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American Handgunner May/June 2010 - Page 40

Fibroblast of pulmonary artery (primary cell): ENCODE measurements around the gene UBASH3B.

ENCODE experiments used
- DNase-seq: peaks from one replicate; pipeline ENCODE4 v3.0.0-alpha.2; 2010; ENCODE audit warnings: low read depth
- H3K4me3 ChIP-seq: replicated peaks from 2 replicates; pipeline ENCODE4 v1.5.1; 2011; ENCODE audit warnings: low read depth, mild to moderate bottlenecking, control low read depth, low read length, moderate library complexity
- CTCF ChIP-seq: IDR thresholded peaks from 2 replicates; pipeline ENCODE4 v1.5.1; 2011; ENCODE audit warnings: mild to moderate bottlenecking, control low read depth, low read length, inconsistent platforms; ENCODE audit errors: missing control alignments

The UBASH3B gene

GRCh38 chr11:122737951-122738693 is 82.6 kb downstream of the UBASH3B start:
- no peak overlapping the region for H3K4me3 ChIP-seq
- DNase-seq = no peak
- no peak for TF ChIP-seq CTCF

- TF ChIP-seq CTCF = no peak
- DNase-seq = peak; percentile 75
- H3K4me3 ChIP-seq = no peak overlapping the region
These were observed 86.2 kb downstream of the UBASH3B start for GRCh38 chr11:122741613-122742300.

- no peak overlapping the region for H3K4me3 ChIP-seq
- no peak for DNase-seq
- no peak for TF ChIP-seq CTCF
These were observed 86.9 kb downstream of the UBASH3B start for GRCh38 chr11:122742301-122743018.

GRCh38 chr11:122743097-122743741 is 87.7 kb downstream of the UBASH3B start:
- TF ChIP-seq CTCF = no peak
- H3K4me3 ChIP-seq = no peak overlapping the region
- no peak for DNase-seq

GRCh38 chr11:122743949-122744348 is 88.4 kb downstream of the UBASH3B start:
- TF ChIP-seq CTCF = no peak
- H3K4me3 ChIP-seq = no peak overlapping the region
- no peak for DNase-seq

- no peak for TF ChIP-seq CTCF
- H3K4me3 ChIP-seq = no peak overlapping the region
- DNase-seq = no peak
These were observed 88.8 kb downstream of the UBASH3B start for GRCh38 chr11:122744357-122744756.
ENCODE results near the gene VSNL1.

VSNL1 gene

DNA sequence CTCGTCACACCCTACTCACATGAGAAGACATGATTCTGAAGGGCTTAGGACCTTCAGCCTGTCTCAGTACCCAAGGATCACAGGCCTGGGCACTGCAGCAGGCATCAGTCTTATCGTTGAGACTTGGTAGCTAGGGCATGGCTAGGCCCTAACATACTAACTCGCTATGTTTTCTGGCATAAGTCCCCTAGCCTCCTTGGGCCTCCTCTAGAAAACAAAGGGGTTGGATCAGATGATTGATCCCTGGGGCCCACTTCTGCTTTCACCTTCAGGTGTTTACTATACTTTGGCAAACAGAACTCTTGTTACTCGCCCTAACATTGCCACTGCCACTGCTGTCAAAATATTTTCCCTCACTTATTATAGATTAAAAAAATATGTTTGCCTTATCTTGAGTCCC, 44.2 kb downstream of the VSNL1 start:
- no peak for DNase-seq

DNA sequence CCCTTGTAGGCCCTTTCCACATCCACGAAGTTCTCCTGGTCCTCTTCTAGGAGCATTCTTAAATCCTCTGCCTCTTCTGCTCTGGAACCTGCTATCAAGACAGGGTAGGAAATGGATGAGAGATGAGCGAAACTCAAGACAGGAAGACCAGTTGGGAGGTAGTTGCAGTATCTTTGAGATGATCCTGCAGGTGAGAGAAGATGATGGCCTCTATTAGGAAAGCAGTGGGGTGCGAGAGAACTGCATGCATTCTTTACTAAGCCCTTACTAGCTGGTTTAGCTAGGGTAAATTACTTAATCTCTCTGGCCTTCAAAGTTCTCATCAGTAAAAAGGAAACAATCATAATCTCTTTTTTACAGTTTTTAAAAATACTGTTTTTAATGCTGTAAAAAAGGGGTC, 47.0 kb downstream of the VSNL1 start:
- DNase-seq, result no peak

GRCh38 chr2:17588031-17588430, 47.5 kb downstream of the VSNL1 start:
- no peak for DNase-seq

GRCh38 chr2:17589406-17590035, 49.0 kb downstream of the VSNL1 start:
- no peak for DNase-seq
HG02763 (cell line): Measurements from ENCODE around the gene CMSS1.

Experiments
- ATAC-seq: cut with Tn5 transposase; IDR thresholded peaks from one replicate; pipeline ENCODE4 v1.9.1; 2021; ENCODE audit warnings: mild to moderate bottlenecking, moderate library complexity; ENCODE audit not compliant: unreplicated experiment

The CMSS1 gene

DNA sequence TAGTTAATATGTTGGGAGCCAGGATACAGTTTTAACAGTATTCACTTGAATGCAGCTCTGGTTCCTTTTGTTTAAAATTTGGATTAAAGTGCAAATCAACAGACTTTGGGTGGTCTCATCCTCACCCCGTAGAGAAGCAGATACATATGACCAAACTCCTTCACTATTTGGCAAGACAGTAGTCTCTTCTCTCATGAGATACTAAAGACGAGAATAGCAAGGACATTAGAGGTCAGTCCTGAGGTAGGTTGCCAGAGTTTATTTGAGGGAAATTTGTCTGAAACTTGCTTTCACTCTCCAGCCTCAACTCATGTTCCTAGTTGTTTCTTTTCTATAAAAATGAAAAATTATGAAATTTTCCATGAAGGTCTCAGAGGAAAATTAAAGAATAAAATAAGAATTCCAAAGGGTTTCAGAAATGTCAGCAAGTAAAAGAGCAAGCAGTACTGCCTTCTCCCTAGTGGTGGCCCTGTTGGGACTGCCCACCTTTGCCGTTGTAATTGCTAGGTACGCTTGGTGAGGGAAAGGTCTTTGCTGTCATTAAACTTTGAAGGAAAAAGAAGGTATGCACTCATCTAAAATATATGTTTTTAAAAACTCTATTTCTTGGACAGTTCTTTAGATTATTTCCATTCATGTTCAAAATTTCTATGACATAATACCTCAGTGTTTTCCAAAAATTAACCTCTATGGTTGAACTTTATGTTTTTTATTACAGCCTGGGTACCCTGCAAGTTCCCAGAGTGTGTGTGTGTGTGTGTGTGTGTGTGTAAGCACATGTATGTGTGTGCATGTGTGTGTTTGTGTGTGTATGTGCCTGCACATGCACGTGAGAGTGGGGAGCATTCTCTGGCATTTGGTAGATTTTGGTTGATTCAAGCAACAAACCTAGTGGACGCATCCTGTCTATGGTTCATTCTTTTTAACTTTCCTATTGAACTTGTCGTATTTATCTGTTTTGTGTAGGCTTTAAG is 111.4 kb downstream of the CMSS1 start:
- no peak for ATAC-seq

Mike “Duke” Venturino SHOOTINGIRON TM Photos: Yvonne Venturino THUMB BUSTIN’ MUSINGS FROM THE DUKE GROUPING After a handgun is made to shoot like this, meaning it is sighted in and shoots tight groups, then more group-shooting is superfluous. After that it’s time to build marksmanship skills. AmAzIng PrecIsIon? I GROUPIES roup shooting in and of itself is meaningless. It has taken me over three decades to fully realize that fact. The purpose of a handgun is not to shoot groups, and in fact nobody ever shot anything with a group. The sole purpose of a handgun is to direct a bullet to a specific point, whether it is a paper target, a tin can or flesh. Each shot is an individual act. So how did groups become the be-all and end-all in some people’s minds? It happened because groups are shot to determine the level and consistency of a handgun’s precision. But group shooting is fraught with the possibility for errors. Most all of us avid handgunners have a group or two taped to our gun room walls. But there is one indisputable fact. A single group is only a record of what that handgun did with those five, 10 or however many shots in that specific instance. Consider the following. A superb 5-shot group can be, and often is, a fluke. A superb 10-shot group is less of a fluke, and a superb 25- or 50-shot group actually begins to give an indication of what that specific load delivers from that specific handgun. Four or five groups of five shots are a better indication of a handgun’s precision, just as four or five 10-shot groups or four or five 25-shot groups are “more better.” But who in the world has the time or gumption to do that? So, most “gun tests” use the lazy man’s five shot groups. And then there is the shooter-factor to consider. By shooter-factor I mean how well the trigger was pulled and the sights aligned, with the understanding that muscle and eyesight fatigue are related factors. Obviously a shooter is going to be capable of firing a better group at the beginning of a session than he will after an hour or two of constant shooting. G recognized that fact early on in my career and began using machine rests. Those devices minimize shooter fatigue. The flip side of that coin is they give no indication of the “shootability” of a handgun. In other words, a handgun which delivers amazing precision from a machine rest may be completely incapable of hitting anything when put in a human’s hands. Again let me explain. Perhaps the two greatest drawbacks to shooting a handgun with precision — meaning we are attempting to direct a single bullet to a specific target — are the visibility of the sights and the quality of the trigger. There’s also the factor of where the handgun sends the bullets in relation to where its sights are pointed. A handgun with a 10- or 12-pound trigger pull will shoot groups from a machine rest just as tight as a similar model with a two- or three-pound trigger. Likewise, a revolver with modern high profile sights will be easier to hit with than one with the old fashioned half moon front and a small groove down the topstrap for a rear sight. However, both revolvers might shoot groups just as small when mounted in a machine rest. And since a handgun mounted in a machine rest is not only anchored to that heavy apparatus of table and rest, rounds fired give absolutely no indication of where they will impact when the same handgun and ammo are fired handheld. In other words, machine rest groups give no indication of a handgun’s “shootability.” They only indicate mechanical accuracy. While his 1917 revolver and 1911 both shoot great groups from a machine rest, Duke can only actually hit the target reliably with his 1911 due to ergonomics. For the best results in shooting groups, Duke has relied on pistol machine rests (like this Ransom) for over 30 years. N ow consider this. I own two Colt .45 ACP handguns from the World War I era. One is a 1911 and the other is a Model 1917 revolver. The former has a 5-pound trigger pull and the latter has a 7-pound trigger pull (single action). Both shoot respectable groups from machine rest with a variety of loads — say in the 2" range at 25 yards give or take a half-inch or so. Both handguns hit point of aim at 50' with my chosen loads. However, I can actually hit something with the 1911 pistol much more reliably than I can with the 1917 revolver. Why? Because of ergonomics. The pistol fits my hand and the revolver feels like it was designed for someone with gorilla length fingers. Its actual grip is small yet the distance my finger has to stretch to reach the trigger seems immense. I don’t shoot that particular revolver well despite its potential for good groups. Nowadays I don’t shoot groups near as often as in most of my previous years. Instead when a new handgun ends up here I shoot it at paper or steel from 30 to 75 feet. Its type and purpose dictate the range. Self defense/concealed carry handguns are fired close, others are shot farther. Then I see how well I can actually hit with that handgun shot to shot, when it’s held in my own two hands — because that’s the only thing that really counts. ERGONOMICS TOO * 40 WWW.AMERICANHANDGUNNER.COM • MAY/JUNE2010

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